If the individual maintains their level of functioning and stays in good contact, the system will “catch up” over a long period.  The emotional changes started by the individual’s journey do impact the family system. The family members, rather than projecting their anxiety onto the individual, adapt to the change of the individual. Paradoxically, the level of supportiveness from all families interviewed moved slightly toward the positive end of the spectrum. One’s effort in personal growth has a positive effect on the next generation.

5. Lower anxiety resulted from personal growth.

When individuals learned to adopt a new way of living and generate knowledge in a self-sufficient way, the level of anxiety goes down. The system establishes a new equilibrium after the first decade. From the cycle of doing-reflecting-doing, the individual gains a more comprehensive understanding of the learning process and achieves a balance between inward growth (e.g. prayer, meditation, reading) and outward growth (community building, teaching, services). At this stage, one no longer blames oneself or is overly anxious about one’s imperfection.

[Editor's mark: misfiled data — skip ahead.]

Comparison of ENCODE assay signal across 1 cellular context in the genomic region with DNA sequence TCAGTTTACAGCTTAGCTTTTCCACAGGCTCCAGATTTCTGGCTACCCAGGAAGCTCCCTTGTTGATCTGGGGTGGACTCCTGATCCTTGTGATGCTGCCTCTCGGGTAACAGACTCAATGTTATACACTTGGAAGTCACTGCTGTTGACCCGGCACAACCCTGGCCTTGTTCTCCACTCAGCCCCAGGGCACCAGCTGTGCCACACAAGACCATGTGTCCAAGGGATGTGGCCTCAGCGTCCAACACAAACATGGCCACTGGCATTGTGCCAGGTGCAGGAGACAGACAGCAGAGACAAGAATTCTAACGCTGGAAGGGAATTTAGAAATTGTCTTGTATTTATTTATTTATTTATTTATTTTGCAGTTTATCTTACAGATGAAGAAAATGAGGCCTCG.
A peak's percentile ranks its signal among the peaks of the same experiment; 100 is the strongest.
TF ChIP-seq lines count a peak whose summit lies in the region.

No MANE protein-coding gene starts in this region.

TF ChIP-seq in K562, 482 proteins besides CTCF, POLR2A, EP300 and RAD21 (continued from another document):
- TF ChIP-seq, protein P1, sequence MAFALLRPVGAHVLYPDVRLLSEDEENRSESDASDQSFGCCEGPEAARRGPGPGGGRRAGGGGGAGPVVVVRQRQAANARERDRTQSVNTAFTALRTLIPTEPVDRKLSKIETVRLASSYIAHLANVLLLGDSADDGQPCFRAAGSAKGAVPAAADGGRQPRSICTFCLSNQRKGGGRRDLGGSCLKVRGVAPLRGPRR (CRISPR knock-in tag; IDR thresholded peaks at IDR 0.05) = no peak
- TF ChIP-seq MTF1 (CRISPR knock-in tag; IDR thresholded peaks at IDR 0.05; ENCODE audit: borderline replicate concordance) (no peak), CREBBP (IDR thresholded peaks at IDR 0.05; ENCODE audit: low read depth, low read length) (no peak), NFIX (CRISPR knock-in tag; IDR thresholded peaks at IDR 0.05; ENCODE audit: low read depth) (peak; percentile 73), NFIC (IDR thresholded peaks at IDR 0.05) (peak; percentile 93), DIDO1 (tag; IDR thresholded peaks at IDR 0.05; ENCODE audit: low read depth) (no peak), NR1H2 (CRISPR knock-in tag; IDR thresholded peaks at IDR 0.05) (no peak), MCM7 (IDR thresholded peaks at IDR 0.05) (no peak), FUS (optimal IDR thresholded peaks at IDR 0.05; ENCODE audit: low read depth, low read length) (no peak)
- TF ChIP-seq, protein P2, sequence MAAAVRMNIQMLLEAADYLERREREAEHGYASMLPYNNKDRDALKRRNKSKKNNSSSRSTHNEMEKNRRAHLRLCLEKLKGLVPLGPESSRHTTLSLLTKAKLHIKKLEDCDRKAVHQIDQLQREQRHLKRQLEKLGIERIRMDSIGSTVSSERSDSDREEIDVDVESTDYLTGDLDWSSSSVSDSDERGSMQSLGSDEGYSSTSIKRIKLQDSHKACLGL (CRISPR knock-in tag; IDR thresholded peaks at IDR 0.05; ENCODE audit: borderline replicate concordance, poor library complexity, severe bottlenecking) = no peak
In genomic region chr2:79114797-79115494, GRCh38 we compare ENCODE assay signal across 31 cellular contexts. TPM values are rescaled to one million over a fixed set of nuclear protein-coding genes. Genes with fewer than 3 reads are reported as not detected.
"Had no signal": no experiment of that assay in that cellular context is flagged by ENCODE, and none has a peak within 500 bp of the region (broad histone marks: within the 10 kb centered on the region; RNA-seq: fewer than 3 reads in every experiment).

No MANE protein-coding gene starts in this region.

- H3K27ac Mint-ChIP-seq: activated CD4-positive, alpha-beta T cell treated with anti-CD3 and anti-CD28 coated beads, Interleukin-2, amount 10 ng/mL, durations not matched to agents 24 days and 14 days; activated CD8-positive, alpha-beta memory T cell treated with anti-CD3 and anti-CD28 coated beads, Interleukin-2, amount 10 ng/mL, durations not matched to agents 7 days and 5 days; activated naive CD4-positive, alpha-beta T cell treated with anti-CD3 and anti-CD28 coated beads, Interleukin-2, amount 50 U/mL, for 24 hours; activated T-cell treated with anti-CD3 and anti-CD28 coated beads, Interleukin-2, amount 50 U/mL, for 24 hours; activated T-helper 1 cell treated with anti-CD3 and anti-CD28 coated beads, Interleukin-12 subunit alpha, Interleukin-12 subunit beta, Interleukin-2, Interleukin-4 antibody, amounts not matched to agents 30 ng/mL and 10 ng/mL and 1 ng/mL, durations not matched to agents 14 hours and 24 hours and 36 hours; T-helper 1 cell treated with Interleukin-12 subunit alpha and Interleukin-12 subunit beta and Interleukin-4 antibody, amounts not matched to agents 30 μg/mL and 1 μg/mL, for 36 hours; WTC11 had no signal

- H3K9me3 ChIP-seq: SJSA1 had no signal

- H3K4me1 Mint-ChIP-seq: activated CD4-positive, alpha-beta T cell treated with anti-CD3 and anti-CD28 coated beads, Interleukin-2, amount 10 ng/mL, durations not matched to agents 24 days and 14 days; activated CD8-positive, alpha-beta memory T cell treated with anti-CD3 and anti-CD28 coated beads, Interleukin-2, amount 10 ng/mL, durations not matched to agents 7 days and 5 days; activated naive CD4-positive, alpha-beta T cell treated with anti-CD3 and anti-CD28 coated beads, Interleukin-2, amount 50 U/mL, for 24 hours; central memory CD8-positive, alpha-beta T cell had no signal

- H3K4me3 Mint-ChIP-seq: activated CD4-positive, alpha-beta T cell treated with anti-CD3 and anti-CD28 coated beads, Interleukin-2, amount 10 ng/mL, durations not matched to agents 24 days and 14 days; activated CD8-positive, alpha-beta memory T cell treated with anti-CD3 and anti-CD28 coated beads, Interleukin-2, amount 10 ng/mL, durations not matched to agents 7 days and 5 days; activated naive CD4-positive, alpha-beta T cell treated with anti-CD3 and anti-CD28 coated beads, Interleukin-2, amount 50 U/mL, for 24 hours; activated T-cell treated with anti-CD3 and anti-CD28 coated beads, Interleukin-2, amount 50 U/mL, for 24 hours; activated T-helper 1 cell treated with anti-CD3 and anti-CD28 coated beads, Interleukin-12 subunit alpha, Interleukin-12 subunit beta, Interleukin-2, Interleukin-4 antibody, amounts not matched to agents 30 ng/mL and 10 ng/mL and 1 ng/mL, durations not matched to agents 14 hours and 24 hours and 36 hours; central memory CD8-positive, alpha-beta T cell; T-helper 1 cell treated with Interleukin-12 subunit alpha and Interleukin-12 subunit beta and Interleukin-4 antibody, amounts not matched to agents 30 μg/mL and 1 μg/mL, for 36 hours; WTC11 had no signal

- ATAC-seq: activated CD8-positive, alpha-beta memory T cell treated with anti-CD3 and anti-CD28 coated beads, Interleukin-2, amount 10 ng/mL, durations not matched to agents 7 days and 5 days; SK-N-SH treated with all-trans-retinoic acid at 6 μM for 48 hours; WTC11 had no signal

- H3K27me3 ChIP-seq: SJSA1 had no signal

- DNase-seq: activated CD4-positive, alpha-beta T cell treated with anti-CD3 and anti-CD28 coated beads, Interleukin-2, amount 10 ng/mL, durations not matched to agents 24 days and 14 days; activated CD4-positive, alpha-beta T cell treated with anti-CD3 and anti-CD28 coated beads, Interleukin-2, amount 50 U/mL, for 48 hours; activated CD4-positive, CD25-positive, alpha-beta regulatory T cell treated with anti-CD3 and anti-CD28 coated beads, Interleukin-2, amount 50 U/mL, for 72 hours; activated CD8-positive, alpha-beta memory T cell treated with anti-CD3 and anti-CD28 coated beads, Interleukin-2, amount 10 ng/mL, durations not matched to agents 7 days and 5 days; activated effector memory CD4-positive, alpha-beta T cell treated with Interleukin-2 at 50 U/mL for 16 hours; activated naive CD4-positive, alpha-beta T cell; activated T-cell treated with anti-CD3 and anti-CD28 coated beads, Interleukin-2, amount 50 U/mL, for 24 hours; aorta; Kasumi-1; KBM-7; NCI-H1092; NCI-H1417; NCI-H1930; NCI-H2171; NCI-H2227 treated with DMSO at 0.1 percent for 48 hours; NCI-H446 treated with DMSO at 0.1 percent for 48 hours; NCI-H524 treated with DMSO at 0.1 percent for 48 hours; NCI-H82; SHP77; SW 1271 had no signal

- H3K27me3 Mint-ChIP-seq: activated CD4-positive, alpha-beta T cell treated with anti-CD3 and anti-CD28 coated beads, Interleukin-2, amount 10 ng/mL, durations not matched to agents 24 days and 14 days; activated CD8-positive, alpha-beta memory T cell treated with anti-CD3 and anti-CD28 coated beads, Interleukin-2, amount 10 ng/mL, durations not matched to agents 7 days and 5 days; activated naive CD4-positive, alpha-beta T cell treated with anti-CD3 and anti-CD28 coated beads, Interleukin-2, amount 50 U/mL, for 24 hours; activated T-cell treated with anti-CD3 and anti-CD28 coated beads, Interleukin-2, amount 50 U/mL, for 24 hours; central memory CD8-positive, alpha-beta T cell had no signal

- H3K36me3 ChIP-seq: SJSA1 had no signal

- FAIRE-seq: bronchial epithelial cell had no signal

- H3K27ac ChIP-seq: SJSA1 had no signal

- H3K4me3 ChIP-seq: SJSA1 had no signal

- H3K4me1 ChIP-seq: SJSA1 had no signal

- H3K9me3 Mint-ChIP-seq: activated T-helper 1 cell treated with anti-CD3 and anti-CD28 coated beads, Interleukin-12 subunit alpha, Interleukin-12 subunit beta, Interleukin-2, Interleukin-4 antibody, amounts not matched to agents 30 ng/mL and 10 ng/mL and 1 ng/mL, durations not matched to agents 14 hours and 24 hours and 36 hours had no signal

One is less affected by pressures from the family or the pressure from the individuals of the Community. Their own principles and convictions are supportive, and one can be open to friendships and consultation with others. One has the flexibility to listen, consult and adjust while adhering to a set of personal principles in line with one’s understanding of the Teachings. One takes ownership to change self to enhance one’s emotional connection with the surroundings, rather than relying on the community to change and provide support. A more mature person contributes to unity rather than consuming unity.

6. Having a research attitude helps.

Last but not least, the research project itself taught me about the healing effect of the research attitude. It helped me to see one’s challenges and difficulties with compassion and understanding. Struggles and tests in life are not an indicator of one’s level of differentiation and certainly not for self-blaming, but they form from a family projection process over many generations. This natural process sets the stage for us before our birth. But as actors on this natural stage, we have choices of how to play the role. To play it well is a lifelong effort that no one else can do for us.


Eve is a coach and a graduate of the Living Systems Clinical Training Program.

Read more about BOWEN THEORY